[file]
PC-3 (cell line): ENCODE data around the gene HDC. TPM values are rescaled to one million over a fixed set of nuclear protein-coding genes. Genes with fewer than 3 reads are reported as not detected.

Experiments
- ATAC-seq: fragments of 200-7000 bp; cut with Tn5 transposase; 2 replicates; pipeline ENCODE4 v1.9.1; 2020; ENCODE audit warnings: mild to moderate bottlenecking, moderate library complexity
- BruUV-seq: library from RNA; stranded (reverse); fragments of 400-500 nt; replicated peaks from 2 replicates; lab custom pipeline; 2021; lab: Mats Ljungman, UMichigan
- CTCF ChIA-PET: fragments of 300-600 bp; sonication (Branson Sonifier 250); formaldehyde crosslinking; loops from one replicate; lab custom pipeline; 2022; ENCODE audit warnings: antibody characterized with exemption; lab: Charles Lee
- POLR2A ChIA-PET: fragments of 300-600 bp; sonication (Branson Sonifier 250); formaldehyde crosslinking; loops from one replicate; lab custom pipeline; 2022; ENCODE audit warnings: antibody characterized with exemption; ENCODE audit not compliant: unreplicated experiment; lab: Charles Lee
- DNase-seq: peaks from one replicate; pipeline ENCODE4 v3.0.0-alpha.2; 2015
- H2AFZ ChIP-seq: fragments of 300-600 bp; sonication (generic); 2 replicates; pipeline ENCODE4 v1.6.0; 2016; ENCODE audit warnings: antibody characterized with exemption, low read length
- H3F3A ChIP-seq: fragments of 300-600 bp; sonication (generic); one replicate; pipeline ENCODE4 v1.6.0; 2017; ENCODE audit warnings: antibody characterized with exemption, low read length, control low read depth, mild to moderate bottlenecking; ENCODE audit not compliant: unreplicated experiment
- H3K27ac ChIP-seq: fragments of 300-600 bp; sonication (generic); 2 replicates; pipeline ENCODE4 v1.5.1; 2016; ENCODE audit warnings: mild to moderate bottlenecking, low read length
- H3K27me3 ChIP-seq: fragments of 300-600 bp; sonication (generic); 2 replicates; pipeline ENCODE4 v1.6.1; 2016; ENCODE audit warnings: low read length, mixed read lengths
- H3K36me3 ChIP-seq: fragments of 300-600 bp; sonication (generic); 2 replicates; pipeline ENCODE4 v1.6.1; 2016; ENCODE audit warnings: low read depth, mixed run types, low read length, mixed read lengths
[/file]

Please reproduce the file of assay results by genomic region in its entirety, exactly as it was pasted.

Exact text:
PC-3 (cell line): ENCODE data around the gene HDC. TPM values are rescaled to one million over a fixed set of nuclear protein-coding genes. Genes with fewer than 3 reads are reported as not detected.

Experiments
- ATAC-seq: fragments of 200-7000 bp; cut with Tn5 transposase; 2 replicates; pipeline ENCODE4 v1.9.1; 2020; ENCODE audit warnings: mild to moderate bottlenecking, moderate library complexity
- BruUV-seq: library from RNA; stranded (reverse); fragments of 400-500 nt; replicated peaks from 2 replicates; lab custom pipeline; 2021; lab: Mats Ljungman, UMichigan
- CTCF ChIA-PET: fragments of 300-600 bp; sonication (Branson Sonifier 250); formaldehyde crosslinking; loops from one replicate; lab custom pipeline; 2022; ENCODE audit warnings: antibody characterized with exemption; lab: Charles Lee
- POLR2A ChIA-PET: fragments of 300-600 bp; sonication (Branson Sonifier 250); formaldehyde crosslinking; loops from one replicate; lab custom pipeline; 2022; ENCODE audit warnings: antibody characterized with exemption; ENCODE audit not compliant: unreplicated experiment; lab: Charles Lee
- DNase-seq: peaks from one replicate; pipeline ENCODE4 v3.0.0-alpha.2; 2015
- H2AFZ ChIP-seq: fragments of 300-600 bp; sonication (generic); 2 replicates; pipeline ENCODE4 v1.6.0; 2016; ENCODE audit warnings: antibody characterized with exemption, low read length
- H3F3A ChIP-seq: fragments of 300-600 bp; sonication (generic); one replicate; pipeline ENCODE4 v1.6.0; 2017; ENCODE audit warnings: antibody characterized with exemption, low read length, control low read depth, mild to moderate bottlenecking; ENCODE audit not compliant: unreplicated experiment
- H3K27ac ChIP-seq: fragments of 300-600 bp; sonication (generic); 2 replicates; pipeline ENCODE4 v1.5.1; 2016; ENCODE audit warnings: mild to moderate bottlenecking, low read length
- H3K27me3 ChIP-seq: fragments of 300-600 bp; sonication (generic); 2 replicates; pipeline ENCODE4 v1.6.1; 2016; ENCODE audit warnings: low read length, mixed read lengths
- H3K36me3 ChIP-seq: fragments of 300-600 bp; sonication (generic); 2 replicates; pipeline ENCODE4 v1.6.1; 2016; ENCODE audit warnings: low read depth, mixed run types, low read length, mixed read lengths